What do sauropods, primates, crabs, cats, and crocodiles have in common? They're all animals in the fossil record that had new species named in PLoS ONE this year!
|Chela (claw) of Geograpsus severnsi, from Paulay & Starmer, 2011|
As 2011 winds down, I'm going to devote two posts to some navel-gazing at paleontology in the online, open access journal PLoS ONE. PLoS ONE really has been a ground-breaking publication, partly responsible for spawning the term "megajournal" as well as inspiring clones from the very publishers who invested some effort over the past few years in downplaying the worth of the PLoS ONE publishing model.
[Note before we continue: Although I do have an "official" volunteer role as one of the academic and section editors for the journal, any opinions in this post are entirely my own.]
|Skull of Arenysuchus gascabadiolorum, from|
In any case, let's start our 2011 retrospective with a look at some of the new taxonomy that appeared this year. 17 new species of extinct organism were named on the "pages" of PLoS ONE this year, but these were not by any means distributed evenly across the tree of life.
Five out of 17 were mammals, only one was a non-vertebrate (a lonely, recently extinct land crab from Hawaii), and three - THREE!!! - were sauropodomorph dinosaurs. What kind of crazy world is this where sauropodomorph taxa outnumber crocodylimorphs, and arthropods? Dinosaurs as a whole did quite well, with seven new non-avian dinosaurs gracing the HTML code of PLoS ONE.
New Fossil Taxa Named in PLoS ONE - 2011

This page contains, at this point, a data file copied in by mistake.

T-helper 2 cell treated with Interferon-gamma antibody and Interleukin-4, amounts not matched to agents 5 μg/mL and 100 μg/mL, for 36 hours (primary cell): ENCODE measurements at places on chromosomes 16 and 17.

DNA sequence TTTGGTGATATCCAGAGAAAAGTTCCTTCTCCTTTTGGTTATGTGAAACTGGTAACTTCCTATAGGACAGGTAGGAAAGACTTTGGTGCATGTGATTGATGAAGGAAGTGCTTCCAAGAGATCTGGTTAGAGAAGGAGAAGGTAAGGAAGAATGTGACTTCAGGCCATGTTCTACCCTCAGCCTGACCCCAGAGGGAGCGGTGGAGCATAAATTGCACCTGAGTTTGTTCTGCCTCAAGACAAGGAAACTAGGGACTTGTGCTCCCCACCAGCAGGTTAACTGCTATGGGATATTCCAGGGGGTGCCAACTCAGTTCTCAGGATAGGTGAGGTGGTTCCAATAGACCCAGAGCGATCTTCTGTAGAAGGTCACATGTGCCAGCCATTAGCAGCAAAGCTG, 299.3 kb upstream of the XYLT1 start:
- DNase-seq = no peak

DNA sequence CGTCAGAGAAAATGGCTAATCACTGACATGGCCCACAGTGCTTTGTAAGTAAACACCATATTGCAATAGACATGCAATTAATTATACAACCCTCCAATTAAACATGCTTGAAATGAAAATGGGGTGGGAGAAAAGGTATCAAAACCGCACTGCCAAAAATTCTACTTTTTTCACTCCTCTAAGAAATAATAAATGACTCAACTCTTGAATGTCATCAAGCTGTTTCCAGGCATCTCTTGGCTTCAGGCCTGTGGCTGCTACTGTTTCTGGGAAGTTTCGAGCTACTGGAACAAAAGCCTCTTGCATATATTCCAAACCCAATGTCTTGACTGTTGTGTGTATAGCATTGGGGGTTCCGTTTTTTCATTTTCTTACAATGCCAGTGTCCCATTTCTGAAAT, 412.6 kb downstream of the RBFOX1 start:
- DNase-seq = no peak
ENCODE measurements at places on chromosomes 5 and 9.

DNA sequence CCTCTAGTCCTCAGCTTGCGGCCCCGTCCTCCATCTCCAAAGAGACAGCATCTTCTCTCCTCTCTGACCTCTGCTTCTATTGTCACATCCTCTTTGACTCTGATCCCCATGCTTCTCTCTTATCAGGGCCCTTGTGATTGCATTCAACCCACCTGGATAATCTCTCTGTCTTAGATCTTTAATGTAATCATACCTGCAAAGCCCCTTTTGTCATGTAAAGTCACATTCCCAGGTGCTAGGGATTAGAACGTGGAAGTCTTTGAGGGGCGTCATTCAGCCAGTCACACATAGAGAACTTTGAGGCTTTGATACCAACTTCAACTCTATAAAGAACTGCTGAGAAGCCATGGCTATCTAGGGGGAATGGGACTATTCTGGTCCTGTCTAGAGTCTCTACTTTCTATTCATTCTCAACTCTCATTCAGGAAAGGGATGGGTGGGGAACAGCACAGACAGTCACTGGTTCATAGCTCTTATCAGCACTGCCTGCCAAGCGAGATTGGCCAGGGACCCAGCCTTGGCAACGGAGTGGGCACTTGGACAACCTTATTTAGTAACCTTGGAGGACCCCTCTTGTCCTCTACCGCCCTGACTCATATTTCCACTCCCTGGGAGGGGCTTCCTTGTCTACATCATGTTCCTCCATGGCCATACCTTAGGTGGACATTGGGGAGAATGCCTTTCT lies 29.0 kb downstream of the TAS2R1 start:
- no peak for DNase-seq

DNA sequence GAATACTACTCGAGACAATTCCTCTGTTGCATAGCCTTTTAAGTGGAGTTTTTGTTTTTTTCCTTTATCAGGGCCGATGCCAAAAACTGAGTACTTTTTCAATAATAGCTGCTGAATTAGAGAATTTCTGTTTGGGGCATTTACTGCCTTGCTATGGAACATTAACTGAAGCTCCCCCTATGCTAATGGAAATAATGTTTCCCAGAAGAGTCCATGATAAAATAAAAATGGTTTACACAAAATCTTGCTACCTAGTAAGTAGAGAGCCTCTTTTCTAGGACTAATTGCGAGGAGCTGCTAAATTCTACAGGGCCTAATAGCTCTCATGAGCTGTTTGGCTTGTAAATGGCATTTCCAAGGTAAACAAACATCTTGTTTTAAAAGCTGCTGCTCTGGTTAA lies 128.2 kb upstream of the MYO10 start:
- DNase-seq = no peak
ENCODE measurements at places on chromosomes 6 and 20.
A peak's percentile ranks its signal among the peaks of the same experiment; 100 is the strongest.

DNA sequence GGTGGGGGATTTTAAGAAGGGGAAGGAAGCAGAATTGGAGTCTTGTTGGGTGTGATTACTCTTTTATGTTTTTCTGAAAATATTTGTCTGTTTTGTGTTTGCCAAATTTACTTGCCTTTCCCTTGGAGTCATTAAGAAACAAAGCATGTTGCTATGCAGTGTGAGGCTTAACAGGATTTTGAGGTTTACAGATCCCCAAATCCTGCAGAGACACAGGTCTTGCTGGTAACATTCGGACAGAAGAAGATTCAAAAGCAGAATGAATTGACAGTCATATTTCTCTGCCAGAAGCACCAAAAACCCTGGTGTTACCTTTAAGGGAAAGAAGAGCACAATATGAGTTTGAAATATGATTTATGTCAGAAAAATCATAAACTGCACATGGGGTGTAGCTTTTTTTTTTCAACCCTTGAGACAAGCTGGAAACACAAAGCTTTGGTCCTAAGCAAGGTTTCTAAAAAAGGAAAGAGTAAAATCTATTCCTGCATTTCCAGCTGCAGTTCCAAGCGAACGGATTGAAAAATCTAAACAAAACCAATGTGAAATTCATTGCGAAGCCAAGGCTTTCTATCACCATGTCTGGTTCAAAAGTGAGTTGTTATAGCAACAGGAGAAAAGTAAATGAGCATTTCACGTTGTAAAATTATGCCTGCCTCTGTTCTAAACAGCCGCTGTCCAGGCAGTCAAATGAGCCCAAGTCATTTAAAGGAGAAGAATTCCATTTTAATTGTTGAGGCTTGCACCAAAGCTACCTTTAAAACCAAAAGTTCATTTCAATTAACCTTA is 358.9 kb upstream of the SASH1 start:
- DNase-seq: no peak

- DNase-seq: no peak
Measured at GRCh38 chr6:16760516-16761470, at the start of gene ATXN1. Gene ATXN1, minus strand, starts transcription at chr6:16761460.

Arenysuchus gascabadiolorum (crocodyliform)
Boutakioutichnium atlasicus (theropod footprint)
Gaudeamus aslius (rodent)
Gaudeamus hylaeus (rodent)
Geograpsus severnsi (crab)
Kawichthys moodiei (chondrichthyan)
Khoratpithecus ayeyarwadyensis (primate)
Leonerasaurus taquetrensis (sauropodomorph)
Leyesaurus marayensis (sauropodomorph)
Linhevenator tani (troodontid)
Lycophocyon hutchisoni (carnivoramorph mammal)
Panthera zdanskyi (felid)
Paravipus didactyloides (theropod footprint)
Pissarrachampsa sera (crocodyliform)
Talos sampsoni (troodontid)
Tapuiasaurus macedoi (sauropod)
Tonsala buchanani (bird)
In 2012, I would love to see the following trends:
- An expansion in the number of new taxa published in PLoS ONE (assuming that high scientific standards are maintained - no junk taxa, please).
- Greater diversity in the taxonomic groups represented. Archosaurs are cool and all, but where are the plants? Where are the brachiopods? This will probably just take time, and perhaps a pioneer in each field of study to raise awareness of the journal. I first seriously considered publishing in PLoS ONE because a high-profile dinosaur worker published there, and I suspect other folks in other fields have similar thoughts.
- More authors taking advantage of the format of PLoS ONE when submitting their new taxonomy. With few or no practical limits on figures (color, size, number) and text, every new description could potentially (and should, with few exceptions) get the monographic treatment. I am happy to say that most authors did just this, but there is always room for improvement!
|Skull of Tapuiasaurus macedoi, from Zaher et al., 2011|
In the next post: PLoS ONE is now a major force in paleontological publishing. What were the overall trends in 2011? What might the future bring?